The bass ranks among the most popular freshwater fish in the United States. There are several species in the black bass family but largemouth, smallmouth and spotted bass attract the most attention especially by the half a million members of B.A.S.S., the Bass Anglers Sportsman Society.
But what if there weren’t any bass? What fish would bass anglers be chasing then?
With its proportionally large mouth and aggressiveness, the green sunfish might be a candidate, but they rarely grow larger than 10 inches.
The toothy northern pike grow much larger, reaching over 20 pounds, but cannot tolerate the warm water of the south.
Striped bass are very popular too, but even though this species is in a different family it is still rather bass-like, and also has a limited range.
I posed this question to some of the pros.
Without a “Bass”master tournament, Todd Faircloth thought he would be fishing for crappie. His reasoning was not for the quality of the fight, but more that he likes to eat them.
Casey Ashley might be tournament fishing for flathead catfish. But again, I think my questioning around lunch time influenced this pro’s answer. “Best tasting fish there is.”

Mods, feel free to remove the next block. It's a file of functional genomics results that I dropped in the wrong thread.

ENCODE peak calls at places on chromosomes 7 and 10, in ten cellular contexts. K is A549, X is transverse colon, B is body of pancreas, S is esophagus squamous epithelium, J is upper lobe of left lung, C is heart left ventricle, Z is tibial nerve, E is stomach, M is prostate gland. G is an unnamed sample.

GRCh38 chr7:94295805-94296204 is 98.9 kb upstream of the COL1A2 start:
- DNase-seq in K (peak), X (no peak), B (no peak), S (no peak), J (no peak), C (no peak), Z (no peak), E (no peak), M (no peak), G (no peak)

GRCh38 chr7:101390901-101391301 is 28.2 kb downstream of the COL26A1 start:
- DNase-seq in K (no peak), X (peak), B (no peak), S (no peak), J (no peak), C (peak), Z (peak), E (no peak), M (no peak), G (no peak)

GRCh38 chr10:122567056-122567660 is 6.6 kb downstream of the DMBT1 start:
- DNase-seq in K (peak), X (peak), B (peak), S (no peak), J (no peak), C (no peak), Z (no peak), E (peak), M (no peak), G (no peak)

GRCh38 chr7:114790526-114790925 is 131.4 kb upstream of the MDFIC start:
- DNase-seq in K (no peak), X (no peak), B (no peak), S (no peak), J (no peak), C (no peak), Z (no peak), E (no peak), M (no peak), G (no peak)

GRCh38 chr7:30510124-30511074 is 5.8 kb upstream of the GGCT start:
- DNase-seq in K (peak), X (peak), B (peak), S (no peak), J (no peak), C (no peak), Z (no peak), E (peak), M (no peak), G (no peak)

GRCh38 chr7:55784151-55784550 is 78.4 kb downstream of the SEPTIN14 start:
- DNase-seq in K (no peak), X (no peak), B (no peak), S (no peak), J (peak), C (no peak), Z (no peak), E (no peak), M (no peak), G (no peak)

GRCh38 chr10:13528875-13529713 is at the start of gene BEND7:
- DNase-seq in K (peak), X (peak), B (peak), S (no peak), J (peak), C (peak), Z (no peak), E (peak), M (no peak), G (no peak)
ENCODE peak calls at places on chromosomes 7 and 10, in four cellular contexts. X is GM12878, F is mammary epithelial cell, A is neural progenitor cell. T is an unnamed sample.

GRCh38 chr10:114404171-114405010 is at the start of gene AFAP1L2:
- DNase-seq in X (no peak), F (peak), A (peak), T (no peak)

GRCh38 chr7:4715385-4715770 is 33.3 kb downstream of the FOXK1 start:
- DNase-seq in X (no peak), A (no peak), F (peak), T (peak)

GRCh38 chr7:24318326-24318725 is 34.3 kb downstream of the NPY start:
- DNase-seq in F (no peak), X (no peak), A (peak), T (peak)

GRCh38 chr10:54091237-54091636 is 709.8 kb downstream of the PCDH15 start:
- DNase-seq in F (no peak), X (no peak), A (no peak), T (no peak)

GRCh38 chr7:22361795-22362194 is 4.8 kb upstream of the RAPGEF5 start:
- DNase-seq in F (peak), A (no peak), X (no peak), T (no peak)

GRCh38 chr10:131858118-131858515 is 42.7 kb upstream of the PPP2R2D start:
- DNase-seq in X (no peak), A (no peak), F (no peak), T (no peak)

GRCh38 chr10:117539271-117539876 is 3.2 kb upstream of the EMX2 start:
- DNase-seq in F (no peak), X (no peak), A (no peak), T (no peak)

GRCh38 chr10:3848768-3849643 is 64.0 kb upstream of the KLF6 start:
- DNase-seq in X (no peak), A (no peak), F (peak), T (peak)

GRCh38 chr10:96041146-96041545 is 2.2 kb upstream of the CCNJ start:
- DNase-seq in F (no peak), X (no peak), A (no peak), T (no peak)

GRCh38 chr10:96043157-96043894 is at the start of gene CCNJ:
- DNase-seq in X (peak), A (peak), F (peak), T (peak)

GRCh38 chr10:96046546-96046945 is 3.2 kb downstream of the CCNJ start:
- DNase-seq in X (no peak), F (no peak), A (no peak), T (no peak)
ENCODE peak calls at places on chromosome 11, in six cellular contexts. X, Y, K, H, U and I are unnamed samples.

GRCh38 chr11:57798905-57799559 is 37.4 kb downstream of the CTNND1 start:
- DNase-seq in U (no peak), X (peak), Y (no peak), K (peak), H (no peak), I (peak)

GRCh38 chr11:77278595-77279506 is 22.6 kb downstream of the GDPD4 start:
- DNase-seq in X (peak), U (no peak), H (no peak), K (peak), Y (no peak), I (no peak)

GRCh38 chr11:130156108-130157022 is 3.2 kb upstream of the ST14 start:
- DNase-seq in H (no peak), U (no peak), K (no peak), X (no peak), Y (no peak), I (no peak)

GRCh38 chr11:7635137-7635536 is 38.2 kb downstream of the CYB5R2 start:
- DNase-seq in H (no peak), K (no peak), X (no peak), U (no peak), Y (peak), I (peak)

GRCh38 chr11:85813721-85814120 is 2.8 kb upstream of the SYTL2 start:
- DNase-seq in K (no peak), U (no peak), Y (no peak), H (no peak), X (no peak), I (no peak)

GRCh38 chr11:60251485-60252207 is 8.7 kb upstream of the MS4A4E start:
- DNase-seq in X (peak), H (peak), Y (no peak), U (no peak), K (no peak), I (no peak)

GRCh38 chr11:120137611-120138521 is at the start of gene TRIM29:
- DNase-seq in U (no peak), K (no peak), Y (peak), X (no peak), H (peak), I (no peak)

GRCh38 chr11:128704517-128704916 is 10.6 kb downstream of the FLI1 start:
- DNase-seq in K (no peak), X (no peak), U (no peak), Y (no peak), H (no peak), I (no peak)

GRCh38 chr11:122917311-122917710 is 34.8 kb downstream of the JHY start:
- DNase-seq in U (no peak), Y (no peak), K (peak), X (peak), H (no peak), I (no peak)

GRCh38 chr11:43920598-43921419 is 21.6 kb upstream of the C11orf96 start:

Bill Lowen would be fishing for “anything that pulls.” That rules out crappie or the walleye, which pull “like a wet log.” Depending on the tournament location, the freshwater drum probably is his most common accidental catch. So maybe Bill Lowen would do well in a “Drummaster” tournament.
With a big grin, Stephen Browning simply said “there is no other fish.”
Tournaments and derbies are held for other species but they typically are targeted using one or two methods such as small jigs (crappie), trolling (walleye), or bait (catfish). Bass can be caught using just about anything in your tackle box and can be found in every state in a wide range of depths and conditions.
As Dave Mercer, host of Facts of Fishing TV show and emcee of Bassmaster events put it, “there isn’t any other fish that can be caught with such a range of techniques.”